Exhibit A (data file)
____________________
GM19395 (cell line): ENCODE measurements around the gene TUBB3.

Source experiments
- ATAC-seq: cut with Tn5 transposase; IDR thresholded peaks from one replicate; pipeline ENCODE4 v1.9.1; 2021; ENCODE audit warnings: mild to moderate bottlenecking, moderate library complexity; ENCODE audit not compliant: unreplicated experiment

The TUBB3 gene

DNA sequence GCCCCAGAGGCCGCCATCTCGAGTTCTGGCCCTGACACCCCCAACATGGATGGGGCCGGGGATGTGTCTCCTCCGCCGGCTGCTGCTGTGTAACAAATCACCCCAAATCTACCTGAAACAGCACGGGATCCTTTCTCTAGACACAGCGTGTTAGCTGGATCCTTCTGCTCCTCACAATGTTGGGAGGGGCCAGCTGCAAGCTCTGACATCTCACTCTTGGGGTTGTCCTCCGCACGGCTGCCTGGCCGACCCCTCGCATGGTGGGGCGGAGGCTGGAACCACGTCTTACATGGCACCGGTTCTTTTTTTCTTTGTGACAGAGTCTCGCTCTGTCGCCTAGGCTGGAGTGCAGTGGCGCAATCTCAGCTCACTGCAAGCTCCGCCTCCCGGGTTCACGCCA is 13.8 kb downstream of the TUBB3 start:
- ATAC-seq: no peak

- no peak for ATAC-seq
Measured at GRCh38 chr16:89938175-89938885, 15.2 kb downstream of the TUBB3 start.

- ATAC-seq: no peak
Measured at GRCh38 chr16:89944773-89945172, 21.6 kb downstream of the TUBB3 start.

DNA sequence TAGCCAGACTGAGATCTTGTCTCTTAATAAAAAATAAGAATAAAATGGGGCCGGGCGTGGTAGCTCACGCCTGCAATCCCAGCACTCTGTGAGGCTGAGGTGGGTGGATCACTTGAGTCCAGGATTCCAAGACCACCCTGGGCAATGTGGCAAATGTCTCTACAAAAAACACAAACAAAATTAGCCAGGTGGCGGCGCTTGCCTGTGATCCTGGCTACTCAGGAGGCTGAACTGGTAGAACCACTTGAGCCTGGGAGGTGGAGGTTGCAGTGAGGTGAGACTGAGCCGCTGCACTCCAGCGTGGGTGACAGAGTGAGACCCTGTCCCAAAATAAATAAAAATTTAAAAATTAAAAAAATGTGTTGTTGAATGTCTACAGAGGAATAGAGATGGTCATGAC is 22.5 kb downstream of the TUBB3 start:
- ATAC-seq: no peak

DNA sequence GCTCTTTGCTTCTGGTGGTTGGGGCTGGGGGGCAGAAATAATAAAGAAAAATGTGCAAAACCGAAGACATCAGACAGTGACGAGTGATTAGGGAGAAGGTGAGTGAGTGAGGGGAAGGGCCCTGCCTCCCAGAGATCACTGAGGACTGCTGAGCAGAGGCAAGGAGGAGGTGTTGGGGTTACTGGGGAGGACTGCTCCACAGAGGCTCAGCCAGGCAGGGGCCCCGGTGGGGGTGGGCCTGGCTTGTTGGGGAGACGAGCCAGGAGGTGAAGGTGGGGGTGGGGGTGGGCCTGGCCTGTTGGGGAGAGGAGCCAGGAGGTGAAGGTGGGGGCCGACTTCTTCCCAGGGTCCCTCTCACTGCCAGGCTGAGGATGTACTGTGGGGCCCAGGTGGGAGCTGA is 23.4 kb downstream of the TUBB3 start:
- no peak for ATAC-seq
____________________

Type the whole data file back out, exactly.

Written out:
GM19395 (cell line): ENCODE measurements around the gene TUBB3.

Source experiments
- ATAC-seq: cut with Tn5 transposase; IDR thresholded peaks from one replicate; pipeline ENCODE4 v1.9.1; 2021; ENCODE audit warnings: mild to moderate bottlenecking, moderate library complexity; ENCODE audit not compliant: unreplicated experiment

The TUBB3 gene

DNA sequence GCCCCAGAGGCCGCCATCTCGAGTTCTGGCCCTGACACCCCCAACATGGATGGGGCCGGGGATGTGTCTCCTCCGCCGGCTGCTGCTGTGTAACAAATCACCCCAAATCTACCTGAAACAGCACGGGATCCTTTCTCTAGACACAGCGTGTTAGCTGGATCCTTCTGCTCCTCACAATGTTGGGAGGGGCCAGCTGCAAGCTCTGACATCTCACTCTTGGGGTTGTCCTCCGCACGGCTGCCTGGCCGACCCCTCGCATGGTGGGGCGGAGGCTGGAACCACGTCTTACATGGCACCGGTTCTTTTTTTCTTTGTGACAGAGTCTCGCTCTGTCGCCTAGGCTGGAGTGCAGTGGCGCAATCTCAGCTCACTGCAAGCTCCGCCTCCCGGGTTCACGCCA is 13.8 kb downstream of the TUBB3 start:
- ATAC-seq: no peak

- no peak for ATAC-seq
Measured at GRCh38 chr16:89938175-89938885, 15.2 kb downstream of the TUBB3 start.

- ATAC-seq: no peak
Measured at GRCh38 chr16:89944773-89945172, 21.6 kb downstream of the TUBB3 start.

DNA sequence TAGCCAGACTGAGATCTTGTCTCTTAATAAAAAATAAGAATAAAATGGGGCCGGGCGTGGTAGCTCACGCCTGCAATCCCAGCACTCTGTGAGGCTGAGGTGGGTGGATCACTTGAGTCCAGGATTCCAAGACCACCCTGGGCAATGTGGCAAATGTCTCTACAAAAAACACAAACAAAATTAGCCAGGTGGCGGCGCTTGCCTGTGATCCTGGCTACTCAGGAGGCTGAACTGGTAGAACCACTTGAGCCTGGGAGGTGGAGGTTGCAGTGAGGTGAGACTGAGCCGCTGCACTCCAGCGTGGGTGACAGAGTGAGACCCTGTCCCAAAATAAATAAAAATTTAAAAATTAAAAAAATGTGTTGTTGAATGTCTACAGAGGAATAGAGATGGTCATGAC is 22.5 kb downstream of the TUBB3 start:
- ATAC-seq: no peak

DNA sequence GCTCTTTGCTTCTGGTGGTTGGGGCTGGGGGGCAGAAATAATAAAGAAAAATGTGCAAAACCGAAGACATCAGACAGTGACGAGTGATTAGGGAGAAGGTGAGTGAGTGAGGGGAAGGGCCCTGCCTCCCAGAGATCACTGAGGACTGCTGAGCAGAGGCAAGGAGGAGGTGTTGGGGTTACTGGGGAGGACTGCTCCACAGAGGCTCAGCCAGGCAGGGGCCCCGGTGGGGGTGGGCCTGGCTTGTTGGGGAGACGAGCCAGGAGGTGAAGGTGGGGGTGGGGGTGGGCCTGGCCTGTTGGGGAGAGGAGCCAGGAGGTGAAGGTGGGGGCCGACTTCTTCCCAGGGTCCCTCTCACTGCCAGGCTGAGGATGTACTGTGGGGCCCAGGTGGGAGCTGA is 23.4 kb downstream of the TUBB3 start:
- no peak for ATAC-seq